So when my students tell me they are lazy, I want to ask them “What kind?”
- are you lazy because you want to stick it to your parents?
- are you lazy because you have an undiagnosed learning disability?
- are you lazy because you’re so homesick that you don’t even want to get out of bed?
- are you lazy because you’re in love and all else pales?
- are you lazy because you are in the throes of an addiction to video games?
- are you lazy because you are working two full-time jobs under the table?
- are you lazy because the only thing you want to be is a stage magician, and stage magicians don’t need academic strategies?
— any of these is possible.
But I don’t ask.
Because it’s not my job.
But I have started to question this.
Affective Living is a blog written by a teacher of high risk kids. When he talks about laziness, he examines the reasons behind it, as I did, but he goes beyond this, seeking out the students, challenging them, wrestling them into engagement We don’t do that. Why not?
Here is the rationale: Students come from schools where discipline is rigid and where instructors are heavily invested in having the students pass. Therefore, students are used to being monitored and micromanaged. In contrast, the University of Toronto is a big unfriendly place where professors are too busy with other concerns to nursemaid the students. Besides, they have little to lose when students fail their classes. In first year, then, former ifp students will be left completely to their own devices. If we go out of our way to help the students, we will be enabling them, weakening their ability to survive unsupported. It is best for all concerned if we provide the students with the necessary information and leave them to make all decisions, no matter how foolhardy, on their own.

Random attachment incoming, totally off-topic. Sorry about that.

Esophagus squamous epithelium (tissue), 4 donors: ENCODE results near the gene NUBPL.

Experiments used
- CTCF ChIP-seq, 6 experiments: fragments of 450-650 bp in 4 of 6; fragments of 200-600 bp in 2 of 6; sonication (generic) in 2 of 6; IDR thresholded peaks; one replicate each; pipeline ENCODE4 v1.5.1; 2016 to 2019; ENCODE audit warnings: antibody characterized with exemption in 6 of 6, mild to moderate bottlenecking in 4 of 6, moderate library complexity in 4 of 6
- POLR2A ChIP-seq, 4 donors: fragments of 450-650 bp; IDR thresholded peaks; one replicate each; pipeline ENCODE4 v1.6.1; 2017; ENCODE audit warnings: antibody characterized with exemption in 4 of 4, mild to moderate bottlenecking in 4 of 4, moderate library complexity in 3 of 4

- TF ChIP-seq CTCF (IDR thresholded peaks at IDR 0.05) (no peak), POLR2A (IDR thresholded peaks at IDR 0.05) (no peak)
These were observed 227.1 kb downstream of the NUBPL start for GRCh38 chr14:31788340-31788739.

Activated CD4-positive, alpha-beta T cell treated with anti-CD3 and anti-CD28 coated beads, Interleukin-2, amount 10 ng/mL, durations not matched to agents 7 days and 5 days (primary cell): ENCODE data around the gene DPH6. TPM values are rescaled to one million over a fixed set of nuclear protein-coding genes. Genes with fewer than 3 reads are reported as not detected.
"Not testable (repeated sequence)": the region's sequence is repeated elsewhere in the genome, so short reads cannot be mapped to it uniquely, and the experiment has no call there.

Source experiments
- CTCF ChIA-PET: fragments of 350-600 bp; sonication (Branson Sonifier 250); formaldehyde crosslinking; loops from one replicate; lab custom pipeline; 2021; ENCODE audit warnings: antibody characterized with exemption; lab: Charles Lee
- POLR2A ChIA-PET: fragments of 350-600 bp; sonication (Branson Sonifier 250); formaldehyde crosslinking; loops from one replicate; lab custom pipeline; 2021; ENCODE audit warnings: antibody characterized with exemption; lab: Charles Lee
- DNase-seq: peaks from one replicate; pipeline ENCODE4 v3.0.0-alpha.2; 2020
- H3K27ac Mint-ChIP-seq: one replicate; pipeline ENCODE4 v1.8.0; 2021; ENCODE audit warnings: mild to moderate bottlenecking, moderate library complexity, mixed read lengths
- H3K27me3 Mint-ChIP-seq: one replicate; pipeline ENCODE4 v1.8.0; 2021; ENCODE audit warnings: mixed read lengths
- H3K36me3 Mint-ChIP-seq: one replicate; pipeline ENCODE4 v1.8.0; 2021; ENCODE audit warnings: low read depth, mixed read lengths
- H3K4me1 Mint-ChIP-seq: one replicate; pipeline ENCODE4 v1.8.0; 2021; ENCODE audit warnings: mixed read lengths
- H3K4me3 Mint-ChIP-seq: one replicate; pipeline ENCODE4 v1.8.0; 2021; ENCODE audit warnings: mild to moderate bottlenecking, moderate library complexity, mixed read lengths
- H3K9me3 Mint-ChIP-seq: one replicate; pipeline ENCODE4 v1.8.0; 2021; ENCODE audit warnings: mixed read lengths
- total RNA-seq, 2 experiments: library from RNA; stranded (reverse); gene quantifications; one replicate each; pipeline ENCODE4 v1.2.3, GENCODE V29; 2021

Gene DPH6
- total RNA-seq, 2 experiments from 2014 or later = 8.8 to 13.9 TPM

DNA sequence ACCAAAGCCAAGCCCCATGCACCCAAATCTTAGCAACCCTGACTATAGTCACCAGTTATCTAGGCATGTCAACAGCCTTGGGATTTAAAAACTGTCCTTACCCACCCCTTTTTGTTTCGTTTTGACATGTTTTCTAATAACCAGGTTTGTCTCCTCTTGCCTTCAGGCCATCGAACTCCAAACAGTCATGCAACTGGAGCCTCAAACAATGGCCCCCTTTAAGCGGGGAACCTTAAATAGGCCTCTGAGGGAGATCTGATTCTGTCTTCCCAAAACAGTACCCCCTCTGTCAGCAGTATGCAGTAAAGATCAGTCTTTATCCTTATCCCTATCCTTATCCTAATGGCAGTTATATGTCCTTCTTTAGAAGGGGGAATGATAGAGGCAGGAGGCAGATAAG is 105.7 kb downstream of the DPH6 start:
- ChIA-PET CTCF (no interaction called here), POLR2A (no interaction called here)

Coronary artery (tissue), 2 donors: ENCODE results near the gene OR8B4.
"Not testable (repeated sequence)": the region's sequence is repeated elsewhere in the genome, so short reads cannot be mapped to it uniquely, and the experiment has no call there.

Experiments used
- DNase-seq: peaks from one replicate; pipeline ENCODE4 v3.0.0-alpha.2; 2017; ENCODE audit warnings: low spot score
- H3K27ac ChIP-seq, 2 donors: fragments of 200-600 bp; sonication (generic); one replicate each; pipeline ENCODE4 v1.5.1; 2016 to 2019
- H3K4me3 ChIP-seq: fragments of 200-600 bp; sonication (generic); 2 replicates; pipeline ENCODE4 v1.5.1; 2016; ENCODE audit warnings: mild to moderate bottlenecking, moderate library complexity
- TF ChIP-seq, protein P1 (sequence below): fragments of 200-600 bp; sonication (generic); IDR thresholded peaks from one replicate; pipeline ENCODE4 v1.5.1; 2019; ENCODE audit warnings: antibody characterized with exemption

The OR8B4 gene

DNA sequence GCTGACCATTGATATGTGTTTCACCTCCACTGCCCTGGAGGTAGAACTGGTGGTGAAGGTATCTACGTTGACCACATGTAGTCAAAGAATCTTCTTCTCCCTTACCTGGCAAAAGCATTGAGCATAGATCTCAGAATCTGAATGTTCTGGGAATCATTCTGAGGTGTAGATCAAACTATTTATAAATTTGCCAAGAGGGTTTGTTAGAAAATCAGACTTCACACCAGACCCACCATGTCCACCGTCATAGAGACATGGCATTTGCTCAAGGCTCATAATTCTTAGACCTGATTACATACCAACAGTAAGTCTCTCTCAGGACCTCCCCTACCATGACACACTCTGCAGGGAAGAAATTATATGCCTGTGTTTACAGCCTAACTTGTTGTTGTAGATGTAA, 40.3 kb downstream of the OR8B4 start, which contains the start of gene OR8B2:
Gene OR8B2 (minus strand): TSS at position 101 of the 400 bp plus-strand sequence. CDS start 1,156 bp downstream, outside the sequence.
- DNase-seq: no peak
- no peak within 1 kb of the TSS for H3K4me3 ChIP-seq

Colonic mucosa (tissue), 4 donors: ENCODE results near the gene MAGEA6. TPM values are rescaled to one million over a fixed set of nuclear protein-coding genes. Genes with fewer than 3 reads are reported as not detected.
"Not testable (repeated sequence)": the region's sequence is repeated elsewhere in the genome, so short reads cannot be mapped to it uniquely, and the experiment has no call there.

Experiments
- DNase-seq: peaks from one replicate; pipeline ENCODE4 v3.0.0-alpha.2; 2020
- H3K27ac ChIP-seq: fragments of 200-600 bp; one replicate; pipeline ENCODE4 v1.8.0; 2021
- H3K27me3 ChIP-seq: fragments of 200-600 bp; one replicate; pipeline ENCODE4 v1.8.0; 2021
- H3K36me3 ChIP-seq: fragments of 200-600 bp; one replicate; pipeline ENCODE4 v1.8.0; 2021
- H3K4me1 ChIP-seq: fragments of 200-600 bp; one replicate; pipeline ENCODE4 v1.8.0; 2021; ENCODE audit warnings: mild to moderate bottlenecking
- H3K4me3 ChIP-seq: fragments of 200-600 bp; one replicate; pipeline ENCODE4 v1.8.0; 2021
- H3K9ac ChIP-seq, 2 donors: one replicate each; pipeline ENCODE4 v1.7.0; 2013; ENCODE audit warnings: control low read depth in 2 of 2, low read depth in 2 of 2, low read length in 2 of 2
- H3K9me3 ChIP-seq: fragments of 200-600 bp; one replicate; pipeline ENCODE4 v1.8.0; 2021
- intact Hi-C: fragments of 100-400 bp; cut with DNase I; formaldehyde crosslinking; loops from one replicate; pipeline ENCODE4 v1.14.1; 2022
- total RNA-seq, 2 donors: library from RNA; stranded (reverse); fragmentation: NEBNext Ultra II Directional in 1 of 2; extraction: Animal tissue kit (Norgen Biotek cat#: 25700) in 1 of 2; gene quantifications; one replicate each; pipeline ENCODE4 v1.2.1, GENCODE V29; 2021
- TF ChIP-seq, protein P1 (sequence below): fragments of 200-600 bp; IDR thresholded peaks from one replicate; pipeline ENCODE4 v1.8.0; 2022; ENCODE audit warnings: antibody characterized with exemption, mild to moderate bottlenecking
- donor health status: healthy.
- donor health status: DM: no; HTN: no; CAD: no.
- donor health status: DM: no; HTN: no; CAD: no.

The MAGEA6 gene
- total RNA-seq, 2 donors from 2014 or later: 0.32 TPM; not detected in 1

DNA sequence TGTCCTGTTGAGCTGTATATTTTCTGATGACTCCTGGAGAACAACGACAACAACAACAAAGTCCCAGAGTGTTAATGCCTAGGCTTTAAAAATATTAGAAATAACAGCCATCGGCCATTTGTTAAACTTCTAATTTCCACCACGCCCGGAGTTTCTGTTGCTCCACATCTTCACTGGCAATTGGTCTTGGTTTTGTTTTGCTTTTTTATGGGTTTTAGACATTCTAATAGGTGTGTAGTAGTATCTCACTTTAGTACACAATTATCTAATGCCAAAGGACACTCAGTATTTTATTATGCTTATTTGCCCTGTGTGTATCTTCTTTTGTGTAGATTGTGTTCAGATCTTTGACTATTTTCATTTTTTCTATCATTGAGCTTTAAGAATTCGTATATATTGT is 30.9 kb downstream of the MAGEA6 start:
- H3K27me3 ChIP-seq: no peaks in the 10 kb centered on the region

I wonder, though. The argument makes sense, but it could also be that we overuse the realism defence, that it has become an escape, what my yoga teacher describes as a release valve. Perhaps it is too easy to use U of T’s unfriendliness as an excuse for our own inactivity. And is the University even that cold? After all, when I was a TA, I would call the students at home if they missed an assignment. I know professors who did that too. To be sure, there are many instructors who would not bother, but is it strictly necessary that we emulate them every step of the way? Maybe I need to examine my own reactions and my own teaching practice: when I encounter laziness in students, are there ways that I can reach out to them without pandering to them; are there ways that I can make my lessons more motivating without undermining their academic integrity? I’m not sure that I have the answers, but I think I owe it to my students, lazy and not so lazy, to search a little more diligently.